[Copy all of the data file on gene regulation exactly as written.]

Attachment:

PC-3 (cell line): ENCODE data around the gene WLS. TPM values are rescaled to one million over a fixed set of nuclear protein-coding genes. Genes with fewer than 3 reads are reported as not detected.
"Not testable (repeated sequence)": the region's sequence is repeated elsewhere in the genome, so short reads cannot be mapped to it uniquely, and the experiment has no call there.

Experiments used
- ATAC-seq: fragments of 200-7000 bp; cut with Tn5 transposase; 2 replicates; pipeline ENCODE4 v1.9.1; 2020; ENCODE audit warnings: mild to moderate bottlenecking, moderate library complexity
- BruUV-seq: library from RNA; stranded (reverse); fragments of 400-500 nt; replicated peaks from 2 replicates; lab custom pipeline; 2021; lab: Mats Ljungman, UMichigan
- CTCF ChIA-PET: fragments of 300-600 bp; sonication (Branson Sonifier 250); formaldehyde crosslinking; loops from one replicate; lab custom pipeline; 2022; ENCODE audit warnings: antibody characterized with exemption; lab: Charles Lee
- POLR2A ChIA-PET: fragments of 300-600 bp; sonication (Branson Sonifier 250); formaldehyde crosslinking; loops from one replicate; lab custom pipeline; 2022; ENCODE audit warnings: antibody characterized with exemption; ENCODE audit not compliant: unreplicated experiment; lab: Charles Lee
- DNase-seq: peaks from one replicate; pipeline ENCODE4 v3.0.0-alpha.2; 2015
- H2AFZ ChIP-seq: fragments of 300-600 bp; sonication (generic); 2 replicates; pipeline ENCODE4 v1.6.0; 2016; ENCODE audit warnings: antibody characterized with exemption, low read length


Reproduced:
PC-3 (cell line): ENCODE data around the gene WLS. TPM values are rescaled to one million over a fixed set of nuclear protein-coding genes. Genes with fewer than 3 reads are reported as not detected.
"Not testable (repeated sequence)": the region's sequence is repeated elsewhere in the genome, so short reads cannot be mapped to it uniquely, and the experiment has no call there.

Experiments used
- ATAC-seq: fragments of 200-7000 bp; cut with Tn5 transposase; 2 replicates; pipeline ENCODE4 v1.9.1; 2020; ENCODE audit warnings: mild to moderate bottlenecking, moderate library complexity
- BruUV-seq: library from RNA; stranded (reverse); fragments of 400-500 nt; replicated peaks from 2 replicates; lab custom pipeline; 2021; lab: Mats Ljungman, UMichigan
- CTCF ChIA-PET: fragments of 300-600 bp; sonication (Branson Sonifier 250); formaldehyde crosslinking; loops from one replicate; lab custom pipeline; 2022; ENCODE audit warnings: antibody characterized with exemption; lab: Charles Lee
- POLR2A ChIA-PET: fragments of 300-600 bp; sonication (Branson Sonifier 250); formaldehyde crosslinking; loops from one replicate; lab custom pipeline; 2022; ENCODE audit warnings: antibody characterized with exemption; ENCODE audit not compliant: unreplicated experiment; lab: Charles Lee
- DNase-seq: peaks from one replicate; pipeline ENCODE4 v3.0.0-alpha.2; 2015
- H2AFZ ChIP-seq: fragments of 300-600 bp; sonication (generic); 2 replicates; pipeline ENCODE4 v1.6.0; 2016; ENCODE audit warnings: antibody characterized with exemption, low read length